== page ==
A Snarketing post by Ron Shevlin
A Snarketing post by Ron Shevlin, Director of Research at Cornerstone Advisors
“Who took the money? Who took the money away?
Down in the basement we hear the sound of machines
I’m driving in circles, come to my senses sometime
I got a girlfriend in marketing that’s better than this
And you don’t remember at all
As we get older and stop making sense
You won’t find her waiting long
Stop making sense, stop making sense…stop making sense, making sense”
–“Stop Making Sense,” Talking Heads
Reading up on the marketing news this week brought to mind the Talking Heads’ song Stop Making Sense. I might have mis-remembered the lyrics slightly.
Apparently, today’s marketers have stopped making sense. Let’s review the facts.
Who Took the Money? Who Took the Money Away?
First up, eMarketer came out with its forecast of ad spend by media. The company is projecting that, by 2020, mobile ad spend (not all digital, but just mobile) will exceed TV ad spend. Mobile will go from accounting for 11% of total spend in 2014, to a third in 2020. TV’s share, meanwhile, will steadily drop from accounting for nearly four in 10 advertising dollars down to about a third.
Hey, sounds reasonable to me. Who am I to argue with these projections?
I Don’t Care How Impossible It Seems
Not long after I came across the eMarketer forecast, I noticed a study from Ascend2 and Research Partners conducted in March 2016. They asked marketers what are the most effective digital marketing tactics and which are the most difficult to execute. This was a repeat of a study done back in September 2014.
Email was ranked the most effective digital marketing tactic, mentioned by roughly six in 10 respondents. That was a virtual tie with website marketing which was only two percentage points behind.
Both of these tactics, however, were considered difficult by only about one in five marketers. Half considered social media marketing difficult, a little less than half rated SEO as difficult, and just shy of four in 10 listed mobile as among the most difficult tactics to execute.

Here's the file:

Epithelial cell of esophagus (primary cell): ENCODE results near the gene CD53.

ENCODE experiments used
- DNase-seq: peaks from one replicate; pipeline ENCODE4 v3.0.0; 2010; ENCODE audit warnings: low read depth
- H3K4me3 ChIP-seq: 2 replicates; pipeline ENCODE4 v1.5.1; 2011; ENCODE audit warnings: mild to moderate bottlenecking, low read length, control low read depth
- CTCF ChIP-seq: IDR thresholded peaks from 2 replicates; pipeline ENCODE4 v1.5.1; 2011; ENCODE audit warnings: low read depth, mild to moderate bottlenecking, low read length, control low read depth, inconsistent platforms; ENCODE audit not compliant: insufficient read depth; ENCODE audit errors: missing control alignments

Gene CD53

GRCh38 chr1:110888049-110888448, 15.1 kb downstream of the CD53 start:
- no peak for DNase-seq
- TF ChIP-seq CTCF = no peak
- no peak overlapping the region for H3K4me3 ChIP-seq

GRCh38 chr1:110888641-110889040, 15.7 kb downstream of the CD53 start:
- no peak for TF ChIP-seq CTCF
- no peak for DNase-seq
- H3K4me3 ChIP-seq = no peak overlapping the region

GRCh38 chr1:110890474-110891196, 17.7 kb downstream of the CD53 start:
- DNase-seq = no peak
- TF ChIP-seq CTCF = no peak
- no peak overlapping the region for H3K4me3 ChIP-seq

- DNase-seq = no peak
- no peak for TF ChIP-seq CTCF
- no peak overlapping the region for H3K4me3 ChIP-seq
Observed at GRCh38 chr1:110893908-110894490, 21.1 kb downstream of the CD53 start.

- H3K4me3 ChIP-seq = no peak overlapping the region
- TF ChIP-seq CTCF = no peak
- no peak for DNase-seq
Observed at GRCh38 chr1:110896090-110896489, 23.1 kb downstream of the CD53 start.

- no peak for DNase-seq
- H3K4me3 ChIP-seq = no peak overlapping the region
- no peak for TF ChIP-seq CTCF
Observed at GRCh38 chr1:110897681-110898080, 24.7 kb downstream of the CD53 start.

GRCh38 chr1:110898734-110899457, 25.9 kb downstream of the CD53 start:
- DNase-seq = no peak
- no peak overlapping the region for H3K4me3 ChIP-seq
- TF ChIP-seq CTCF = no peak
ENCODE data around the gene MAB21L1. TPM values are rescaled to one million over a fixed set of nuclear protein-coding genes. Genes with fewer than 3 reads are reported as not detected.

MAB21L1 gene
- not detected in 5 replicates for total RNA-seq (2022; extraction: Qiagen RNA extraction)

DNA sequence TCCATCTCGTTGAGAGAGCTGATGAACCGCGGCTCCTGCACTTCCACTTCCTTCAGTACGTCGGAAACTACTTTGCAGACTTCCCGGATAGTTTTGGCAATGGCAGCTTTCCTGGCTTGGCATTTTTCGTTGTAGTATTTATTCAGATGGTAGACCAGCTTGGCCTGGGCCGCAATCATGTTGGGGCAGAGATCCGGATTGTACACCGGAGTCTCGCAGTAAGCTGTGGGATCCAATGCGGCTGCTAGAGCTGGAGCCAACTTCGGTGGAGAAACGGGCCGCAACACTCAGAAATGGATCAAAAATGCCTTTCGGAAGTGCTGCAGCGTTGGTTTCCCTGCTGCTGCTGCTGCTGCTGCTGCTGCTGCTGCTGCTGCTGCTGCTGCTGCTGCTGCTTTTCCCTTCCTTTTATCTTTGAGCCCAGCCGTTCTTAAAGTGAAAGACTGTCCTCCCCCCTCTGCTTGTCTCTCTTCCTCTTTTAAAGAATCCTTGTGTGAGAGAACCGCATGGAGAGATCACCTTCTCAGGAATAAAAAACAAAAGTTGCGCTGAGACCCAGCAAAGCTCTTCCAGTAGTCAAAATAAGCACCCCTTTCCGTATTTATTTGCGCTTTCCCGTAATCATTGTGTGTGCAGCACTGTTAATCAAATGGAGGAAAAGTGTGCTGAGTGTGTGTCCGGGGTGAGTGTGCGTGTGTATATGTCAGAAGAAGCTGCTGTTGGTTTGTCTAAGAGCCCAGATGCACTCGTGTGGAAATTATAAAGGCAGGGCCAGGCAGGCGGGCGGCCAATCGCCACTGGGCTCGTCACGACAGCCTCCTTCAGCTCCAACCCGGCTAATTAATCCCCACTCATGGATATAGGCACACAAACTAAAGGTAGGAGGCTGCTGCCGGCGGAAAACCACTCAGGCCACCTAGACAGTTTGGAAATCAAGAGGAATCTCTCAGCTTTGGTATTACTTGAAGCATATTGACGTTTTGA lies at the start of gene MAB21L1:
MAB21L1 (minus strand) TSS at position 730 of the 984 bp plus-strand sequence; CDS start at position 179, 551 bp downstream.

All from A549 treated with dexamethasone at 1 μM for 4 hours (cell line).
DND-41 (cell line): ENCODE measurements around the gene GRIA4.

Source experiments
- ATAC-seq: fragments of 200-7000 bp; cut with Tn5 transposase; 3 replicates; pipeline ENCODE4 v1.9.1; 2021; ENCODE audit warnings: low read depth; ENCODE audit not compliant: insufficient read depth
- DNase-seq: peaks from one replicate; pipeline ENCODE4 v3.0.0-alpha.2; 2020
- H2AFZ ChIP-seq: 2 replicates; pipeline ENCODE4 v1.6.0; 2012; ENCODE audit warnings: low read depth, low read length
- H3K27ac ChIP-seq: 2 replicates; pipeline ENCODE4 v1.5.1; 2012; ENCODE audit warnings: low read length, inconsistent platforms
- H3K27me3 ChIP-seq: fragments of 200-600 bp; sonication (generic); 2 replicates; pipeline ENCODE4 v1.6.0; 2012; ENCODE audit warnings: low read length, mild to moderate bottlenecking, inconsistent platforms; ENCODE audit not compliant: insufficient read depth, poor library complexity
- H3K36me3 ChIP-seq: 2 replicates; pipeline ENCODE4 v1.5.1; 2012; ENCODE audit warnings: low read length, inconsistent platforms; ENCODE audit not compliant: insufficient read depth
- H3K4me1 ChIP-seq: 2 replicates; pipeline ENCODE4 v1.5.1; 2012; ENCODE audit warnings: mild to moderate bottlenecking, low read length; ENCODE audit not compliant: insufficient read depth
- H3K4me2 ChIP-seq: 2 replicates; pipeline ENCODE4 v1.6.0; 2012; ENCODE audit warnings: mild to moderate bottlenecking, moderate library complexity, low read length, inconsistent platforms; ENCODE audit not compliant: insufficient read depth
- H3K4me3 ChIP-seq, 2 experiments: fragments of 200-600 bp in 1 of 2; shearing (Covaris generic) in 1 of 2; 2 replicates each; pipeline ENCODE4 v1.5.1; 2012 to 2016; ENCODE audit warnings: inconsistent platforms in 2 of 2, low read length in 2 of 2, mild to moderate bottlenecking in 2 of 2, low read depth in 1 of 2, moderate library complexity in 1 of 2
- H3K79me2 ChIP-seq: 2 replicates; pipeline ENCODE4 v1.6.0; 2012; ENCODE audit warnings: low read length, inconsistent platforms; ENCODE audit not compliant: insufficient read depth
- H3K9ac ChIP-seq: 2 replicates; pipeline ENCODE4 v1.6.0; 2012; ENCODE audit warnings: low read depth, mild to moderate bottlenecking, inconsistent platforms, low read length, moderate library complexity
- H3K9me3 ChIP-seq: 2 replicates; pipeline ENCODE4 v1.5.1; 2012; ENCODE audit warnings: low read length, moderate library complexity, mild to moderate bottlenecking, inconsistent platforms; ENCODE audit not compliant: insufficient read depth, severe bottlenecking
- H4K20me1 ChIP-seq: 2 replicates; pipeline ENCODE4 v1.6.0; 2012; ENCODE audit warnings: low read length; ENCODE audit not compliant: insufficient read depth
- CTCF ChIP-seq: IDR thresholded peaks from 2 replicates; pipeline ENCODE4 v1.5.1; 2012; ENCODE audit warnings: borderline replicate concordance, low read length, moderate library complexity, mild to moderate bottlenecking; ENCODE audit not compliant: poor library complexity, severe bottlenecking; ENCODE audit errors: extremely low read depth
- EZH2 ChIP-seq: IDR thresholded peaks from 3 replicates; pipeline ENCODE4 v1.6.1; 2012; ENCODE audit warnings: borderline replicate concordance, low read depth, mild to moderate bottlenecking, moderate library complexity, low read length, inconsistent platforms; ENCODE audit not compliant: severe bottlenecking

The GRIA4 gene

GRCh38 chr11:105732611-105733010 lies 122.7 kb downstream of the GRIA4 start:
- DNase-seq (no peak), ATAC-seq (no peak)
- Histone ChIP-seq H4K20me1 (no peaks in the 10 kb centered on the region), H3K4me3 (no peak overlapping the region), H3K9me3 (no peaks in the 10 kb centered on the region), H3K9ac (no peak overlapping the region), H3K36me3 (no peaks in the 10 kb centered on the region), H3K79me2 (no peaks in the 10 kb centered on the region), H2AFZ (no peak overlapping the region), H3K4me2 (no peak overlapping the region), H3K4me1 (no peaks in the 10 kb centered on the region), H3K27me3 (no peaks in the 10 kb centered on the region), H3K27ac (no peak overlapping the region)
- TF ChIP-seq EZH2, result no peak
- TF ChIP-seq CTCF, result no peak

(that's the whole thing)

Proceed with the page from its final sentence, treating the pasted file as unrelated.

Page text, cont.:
By the way….just 13% of marketers rated mobile as an effective channel.
Down in the Basement We Hear the Sound of Machines
My home office is in the basement, and yes, I hear the sound of machines. But I try not to let that stop me from thinking clearly. And here’s what my (hopefully) clear-headed head is contemplating:
If mobile isn’t nearly as effective as other digital marketing tactics…and if it’s a much more difficult tactic to execute than other digital marketing tactics…then why are marketers pumping so much money into mobile advertising?
And You Don’t Remember At All
You’re thinking, “Hey Snarketing-boy, marketers have to put their money where consumers go, and consumers are going mobile. And anyway, by 2020, marketers will have much more experience with mobile advertising, and will be much better at it by then.”
What you don’t remember is what it was like back in the dark ages of digital marketing — you know, 2014.
Thanks to the miracle known as the Internet, I was able to find the results of the Ascend2 study from September 2014. Comparing the results from back then to the more recent study is enlightening.
Effective Difficult Sep-14 Mar-16 Sep-14 Mar-16 Email 54% 61% 11% 22% Website 48% 59% 23% 18% SEO 47% 50% 39% 45% Social media 43% 41% 49% 50% Paid search 24% 34% 23% 28% Mobile 9% 13% 34% 38% Display ads 8% 11% 19% 21%
Yes, mobile’s effectiveness increased (or, at least, a larger percentage of marketers said it did). But, with the exception of social media, so did the effectiveness of other tactics.
And yet, the difficulty of executing digital marketing tactics increased for all but one tactic.
Stop Making Sense
It would seem to me that marketers should put their money where they can get the best return.
Marketers appear to believe that email and website advertising are more effective than mobile advertising, and projecting out the trend in their ratings, it wouldn’t appear that mobile will overtake the other two tactics anytime soon.
From an effectiveness perspective, that is. From a spending perspective, that apparently has already happened.
Not that that makes any sense.